Volume 10, Number 2 (Fall 2013)
James M. Bromley and Will Stockton, eds. Sex before Sex: Figuring the Act in Early Modern England.

Minneapolis, MN: University of Minnesota Press, 2013.
329 pp. ISBN 9780816680771 (paper).

Reviewed by John Garrison
Carroll University

The study of the history of sexuality continues to generate fruitful lines of inquiry. While the essays in this collection focus primarily on early modern literature written in England, the work will be of interest to scholars investigating a range of topics, including gender, identity formation, religious history, dramatic performance, and poetics. Indeed, the history of sexuality has become a flashpoint for discussions of the study of history itself. Ongoing debates across periods have highlighted the ways in which asking questions about the nature of sexual identity and desire helps us ask broader questions about the degree to which we should understand the history of personal identity and social interactions as iterative or teleological. Sex before Sex intervenes in such conversations by asking us to consider depictions of sexual acts within their historical contexts and in proximity to present-day sexual acts and identities.

Sex before Sex offers diverse perspectives, some of which figure representations in Renaissance texts as precursors of present-day sexualities. In many ways, the essays respond to Eve Kosofsky Sedgwick’s still-relevant demand that scholars avoid a history of sexuality that sees “the supersession of one model and the consequent withering away of another” but instead investigate “the relations enabled by the unrationalized coexistence of different models during the times they do coexist” (47). Rather than attempting to frame the sexual practices they examine as precursors to those in our own period, the collected essays focus primarily on how these erotic acts – sometimes strikingly unfamiliar to our contemporary sensibilities – fit within early modern cultural logics of gender and desire. The essays thus contribute to the ongoing project of calling into question norms and assumptions, a project whose outcome Melissa Sanchez (writing recently in PMLA) nicely frames as “the more we learn about past practices, values and fantasies, the more we are compelled to reconsider present truisms about what is normal or healthy” (47). In their introduction to Sex before Sex, editors Bromley and Stockton describe the volume as having goals similar to those articulated by Sanchez: to “remap the early modern sexual landscape while reframing modern criticism as an embodied, erotic practice situated within cultural definitions of sex that the essays [in Sex before Sex] simultaneously seek to trouble” (19).

This new collection takes up strands of thought expressed within Madhavi Menon’s collection, Shakesqueer: A Queer Companion to the Complete Works of Shakespeare (Duke University Press, 2011). Writing in the Bryn Mawr Review of Comparative Literature, Graham Hammill describes that collection as reminding us that “sexuality is not something that can be easily divided into periods like Renaissance or Early Modern but, as Menon suggests in her Introduction, has affective and temporal dimensions that subvert the historicist project by foregrounding experimental readings that often chafe against historicist sensibilities.” Bromley and Stockton’s collection similarly calls into question the tendency among scholars to frame sexual identities as evolving from one into the next. Shakesqueer places many of Shakespeare’s works in dialogue with our own contemporary expressions of queer sexuality in order to generate new readings of the texts. In contrast, Sex before Sex establishes a dialogue between literary works and contemporaneous early modern texts in order to expand our understanding of what sex may or may not have meant during the period. In doing so, they are at once historicist in the sense that they expand the contexts from which depictions emerge and also non-teleological in the sense that they are not necessarily focused on placing sexual acts in a genealogy that leads to our present moment. Writing recently in PMLA, Valerie Traub has urged scholars to “read chronologically without straitjacketing ourselves or the past” (23). By freeing themselves to examine formulations of sex “before sex,” the collection’s authors suggest ways in which scholars can embrace an approach such as the one urged by Traub.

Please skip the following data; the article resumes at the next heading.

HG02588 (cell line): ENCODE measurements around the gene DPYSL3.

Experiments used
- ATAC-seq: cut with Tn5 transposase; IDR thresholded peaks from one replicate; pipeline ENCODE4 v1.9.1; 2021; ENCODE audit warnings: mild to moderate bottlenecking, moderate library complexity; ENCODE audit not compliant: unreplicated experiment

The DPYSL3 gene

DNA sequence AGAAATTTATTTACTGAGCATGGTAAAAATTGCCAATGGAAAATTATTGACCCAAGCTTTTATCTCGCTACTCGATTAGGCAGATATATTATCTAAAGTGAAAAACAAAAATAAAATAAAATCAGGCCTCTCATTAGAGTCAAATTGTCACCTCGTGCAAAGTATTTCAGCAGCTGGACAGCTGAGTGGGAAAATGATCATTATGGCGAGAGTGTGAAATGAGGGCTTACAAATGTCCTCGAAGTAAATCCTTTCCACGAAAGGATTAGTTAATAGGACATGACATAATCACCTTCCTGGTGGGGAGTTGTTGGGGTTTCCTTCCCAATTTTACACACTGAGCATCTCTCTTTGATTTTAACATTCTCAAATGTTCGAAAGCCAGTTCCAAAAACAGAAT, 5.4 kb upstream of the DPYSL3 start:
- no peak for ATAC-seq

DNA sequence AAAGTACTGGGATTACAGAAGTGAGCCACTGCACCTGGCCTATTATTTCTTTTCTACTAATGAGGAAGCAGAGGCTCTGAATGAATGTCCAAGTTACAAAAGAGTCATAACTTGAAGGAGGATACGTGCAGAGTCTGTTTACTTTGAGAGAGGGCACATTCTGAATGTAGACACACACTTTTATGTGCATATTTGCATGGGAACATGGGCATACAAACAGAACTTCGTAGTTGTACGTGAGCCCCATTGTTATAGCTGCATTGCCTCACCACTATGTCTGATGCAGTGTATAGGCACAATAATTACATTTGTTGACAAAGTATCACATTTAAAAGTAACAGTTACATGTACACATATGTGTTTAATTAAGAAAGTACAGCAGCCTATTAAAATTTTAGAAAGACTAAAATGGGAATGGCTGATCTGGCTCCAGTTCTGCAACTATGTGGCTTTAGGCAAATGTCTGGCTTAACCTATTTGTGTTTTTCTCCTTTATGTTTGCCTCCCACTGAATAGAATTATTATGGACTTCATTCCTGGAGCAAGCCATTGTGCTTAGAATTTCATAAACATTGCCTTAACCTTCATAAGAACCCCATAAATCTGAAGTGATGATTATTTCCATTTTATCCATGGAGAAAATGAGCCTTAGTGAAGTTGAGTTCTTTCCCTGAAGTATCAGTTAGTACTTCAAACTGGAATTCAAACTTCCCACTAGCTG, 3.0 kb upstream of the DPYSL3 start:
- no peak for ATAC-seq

A handful of essays stand out as emblematic of this collection’s new thinking regarding approaches to the study of early modern sexuality. Thomas Luxon offers a new perspective on his earlier work on sexuality in John Milton’s Paradise Lost. Luxon reflects upon how verbal interchange between Adam and the angel Raphael positions “conversation itself [as] a kind of sex before sex, not just in the sense of intellectual foreplay but in the mythic sense of a world spoken into being” (268). In doing so, Luxon takes the opportunity to revisit his arguments in Single Imperfection: Milton, Marriage, and Friendship (Duquesne University Press, 2005) and to respond to Jonathan Goldberg’s claims in The Seeds of Things: Theorizing Sexuality and Materiality in Renaissance Representations (Fordham University Press, 2009) that Miltonists (including Luxon) often overlook homoeroticism in the poet’s work. Christine Varnardo’s “'Invisible Sex!’ What Looks Like the Act in Early Modern Drama?” encourages scholars to avoid interpreting off-stage sex acts in drama as necessarily “straight” encounters. Indeed, the question of what Romeo and Juliet actually do during their night together offers a useful flashpoint for her argument. Even if we agree that the two young lovers have sex, she notes, we do not know what acts constitute “sex” for them. Melissa Jones similarly turns our attention to the unseen or to the absence of sex as she examines depictions of impotence in Thomas Nashe’s “Choise of Valentines” and John Marston’s Metamorphosis of Pygmalion’s Image. Each of these essays reminds us to look for sexuality not only in its myriad expressions but also in its absence.

Several essays expand our notion of what constitutes the sex act. Will Fisher calls our attention to the existence of nearly one hundred texts that make reference to “chin chucking,” a gesture where “one person gently strokes or pinches the chin of another” (141). Acknowledging this act as an erotic one allows Fisher to trace how depictions of it may have reinforced social categories of class and age but also may have allowed for an expression of female agency when women performed the gesture. Stephen Guy-Bray examines Renaissance attempts to use relations between animals and even relations between plants as metaphors for human sexuality. In doing so, he very effectively demonstrates how “in the Renaissance, both the boundaries among various kinds of living organisms and the boundaries that structure our contemporary sexual taxonomy were largely unfixed” (196). Indeed, this statement compellingly alludes to the project of the anthology as a whole: to destabilize not only the categories by which we define sex but also the frameworks by which we understand normative sexual desire in terms of what it means to be a desiring subject or a desirable object.